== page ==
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Kevin Ranlett is a partner in the firm's Supreme Court & Appellate and Consumer Litigation & Class Actions practices. He has defended businesses in numerous complex class and representative actions in state and federal courts across the country and in proceedings before the American Arbitration Association. In addition to drafting critical trial motions, Kevin has a substantial appellate practice. He has written merits or amicus briefs in appeals involving issues of class certification, arbitration, securities law, federal preemption, the Alien Tort Statute, punitive damages, and employment discrimination. He also advises businesses in drafting and enforcing consumer and employee arbitration agreements.

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Plaintiffs routinely bring consumer class actions under statutes that allow only consumers—not businesses—to bring claims, or that are limited to transactions solely for personal or household purposes. See, e.g., Electronic Funds Transfer Act, 15 U.S.C. § 1693a(2); Real Estate Settlement Procedures Act, 12 U.S.C. § 2606(a)(1); California’s Consumer Legal Remedies Act,

Back in December, we blogged about two cases in the Ninth Circuit that were the latest skirmishes in the fight over whether plaintiffs can evade removal under the Class Action Fairness Act of 2005 (“CAFA”) by artificially subdividing their mass actions. Plaintiffs have sought to make an end-run around CAFA’s provision permitting removal of mass

In recent years, one of the hottest types of collective actions against employers under the Fair Labor Standards Act (“FLSA”) is what is commonly called a “donning and doffing claim”—a lawsuit for unpaid wages for time employees spent changing clothes for work, such as putting on uniforms, safety gear, and the like. In a recent decision, Sandifer v. United States Steel Corp. (pdf), No. 12-417, the Supreme Court unanimously clarified the rules for these collective actions.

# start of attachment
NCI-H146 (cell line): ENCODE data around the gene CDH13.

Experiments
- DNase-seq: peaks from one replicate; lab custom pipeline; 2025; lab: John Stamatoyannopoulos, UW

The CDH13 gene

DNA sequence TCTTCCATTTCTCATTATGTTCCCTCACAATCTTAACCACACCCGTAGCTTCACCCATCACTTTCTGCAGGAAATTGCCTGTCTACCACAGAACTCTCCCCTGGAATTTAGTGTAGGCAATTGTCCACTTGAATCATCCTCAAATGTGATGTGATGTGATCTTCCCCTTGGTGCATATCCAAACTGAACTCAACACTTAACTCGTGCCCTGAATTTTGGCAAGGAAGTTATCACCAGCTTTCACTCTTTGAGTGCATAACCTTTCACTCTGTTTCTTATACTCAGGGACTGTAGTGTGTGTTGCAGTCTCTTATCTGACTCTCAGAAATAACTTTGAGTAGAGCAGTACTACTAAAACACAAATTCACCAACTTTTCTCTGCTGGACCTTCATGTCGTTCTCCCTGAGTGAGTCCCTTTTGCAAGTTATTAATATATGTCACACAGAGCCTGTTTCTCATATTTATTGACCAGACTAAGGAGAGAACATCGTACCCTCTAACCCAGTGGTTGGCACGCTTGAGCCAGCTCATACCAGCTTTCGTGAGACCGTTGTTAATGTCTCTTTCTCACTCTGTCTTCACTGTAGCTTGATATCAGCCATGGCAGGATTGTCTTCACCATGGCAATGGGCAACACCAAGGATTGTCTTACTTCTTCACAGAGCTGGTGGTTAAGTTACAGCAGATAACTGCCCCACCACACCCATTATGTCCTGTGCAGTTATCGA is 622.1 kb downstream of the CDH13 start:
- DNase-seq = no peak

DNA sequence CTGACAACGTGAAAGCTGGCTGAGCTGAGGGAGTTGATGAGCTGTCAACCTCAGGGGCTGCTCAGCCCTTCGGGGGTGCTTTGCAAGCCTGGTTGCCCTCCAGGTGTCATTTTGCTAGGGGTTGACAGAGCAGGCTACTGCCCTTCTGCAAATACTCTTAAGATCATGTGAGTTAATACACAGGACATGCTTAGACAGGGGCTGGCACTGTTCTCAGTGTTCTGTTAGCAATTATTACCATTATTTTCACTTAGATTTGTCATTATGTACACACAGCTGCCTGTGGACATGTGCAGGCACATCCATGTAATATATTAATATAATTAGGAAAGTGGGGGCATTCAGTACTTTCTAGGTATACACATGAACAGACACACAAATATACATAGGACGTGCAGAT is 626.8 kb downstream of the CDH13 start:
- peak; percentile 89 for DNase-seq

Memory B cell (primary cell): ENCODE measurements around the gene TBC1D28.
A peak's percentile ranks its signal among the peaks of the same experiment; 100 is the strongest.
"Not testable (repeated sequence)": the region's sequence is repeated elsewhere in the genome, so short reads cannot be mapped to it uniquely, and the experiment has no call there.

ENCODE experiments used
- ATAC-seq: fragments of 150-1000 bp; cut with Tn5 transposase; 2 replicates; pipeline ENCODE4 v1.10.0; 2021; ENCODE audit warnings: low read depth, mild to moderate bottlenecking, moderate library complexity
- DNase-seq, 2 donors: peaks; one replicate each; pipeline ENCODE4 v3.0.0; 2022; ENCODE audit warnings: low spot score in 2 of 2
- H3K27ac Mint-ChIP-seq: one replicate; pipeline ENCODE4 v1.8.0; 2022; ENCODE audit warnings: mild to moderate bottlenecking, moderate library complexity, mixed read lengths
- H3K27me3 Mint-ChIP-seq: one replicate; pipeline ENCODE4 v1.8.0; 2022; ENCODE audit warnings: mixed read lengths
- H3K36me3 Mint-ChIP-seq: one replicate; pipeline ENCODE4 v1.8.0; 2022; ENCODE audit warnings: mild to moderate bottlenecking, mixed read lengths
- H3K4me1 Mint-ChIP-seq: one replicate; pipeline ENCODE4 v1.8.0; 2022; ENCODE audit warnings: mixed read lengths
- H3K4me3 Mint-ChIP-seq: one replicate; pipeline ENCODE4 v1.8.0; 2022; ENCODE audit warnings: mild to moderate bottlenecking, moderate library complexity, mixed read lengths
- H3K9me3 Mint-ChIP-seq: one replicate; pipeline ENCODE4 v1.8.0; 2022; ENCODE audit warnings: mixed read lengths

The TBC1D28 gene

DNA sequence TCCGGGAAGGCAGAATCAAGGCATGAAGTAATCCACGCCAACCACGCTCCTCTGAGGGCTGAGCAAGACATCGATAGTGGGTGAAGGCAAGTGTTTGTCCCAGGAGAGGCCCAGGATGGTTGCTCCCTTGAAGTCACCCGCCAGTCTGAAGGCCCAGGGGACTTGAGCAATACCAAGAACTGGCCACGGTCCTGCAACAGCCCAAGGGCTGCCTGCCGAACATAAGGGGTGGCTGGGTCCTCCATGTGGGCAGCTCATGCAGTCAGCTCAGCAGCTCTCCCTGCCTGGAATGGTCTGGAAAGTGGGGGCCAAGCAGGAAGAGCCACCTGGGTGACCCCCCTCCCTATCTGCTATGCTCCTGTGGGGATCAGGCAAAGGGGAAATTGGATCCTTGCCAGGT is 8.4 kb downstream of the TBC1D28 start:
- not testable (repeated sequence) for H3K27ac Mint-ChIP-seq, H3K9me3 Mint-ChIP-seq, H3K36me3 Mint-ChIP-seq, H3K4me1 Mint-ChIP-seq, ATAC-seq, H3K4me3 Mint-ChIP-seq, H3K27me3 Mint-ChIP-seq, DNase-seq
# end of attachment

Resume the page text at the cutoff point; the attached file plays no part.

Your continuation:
One of the major fights in donning and doffing suits is over the meaning of a key provision of the FLSA that exempts employers from having to compensate employees for off-the-clock “time spent in changing clothes … at the beginning or end of each workday” (29 U.S.C. § 203(o)) if a collective bargaining agreement so provides. Many agreements do exactly that.

Nonetheless, parties have litigated for years over what activities are exempt under Section 203(o). The plaintiffs’ bar typically takes a very narrow view of what constitutes “changing clothes” under the statute. The Court’s decision today takes a far more practical view of the statute. Sandifer makes clear that time spent donning or doffing protective gear that is (1) designed and used to cover the body and (2) commonly regarded as an article of dress—including hard hats, protective jackets, and protective coverings for the arms and legs—is exempt if the employees’ collective bargaining agreement so provides. In addition, minimal time spent putting on or removing other protective gear (such as safety glasses and earplugs) during this time is likewise exempt. Sandifer is therefore likely to reduce the number of circumstances that would allow plaintiffs to succeed in bringing donning-and-doffing lawsuits under the FLSA.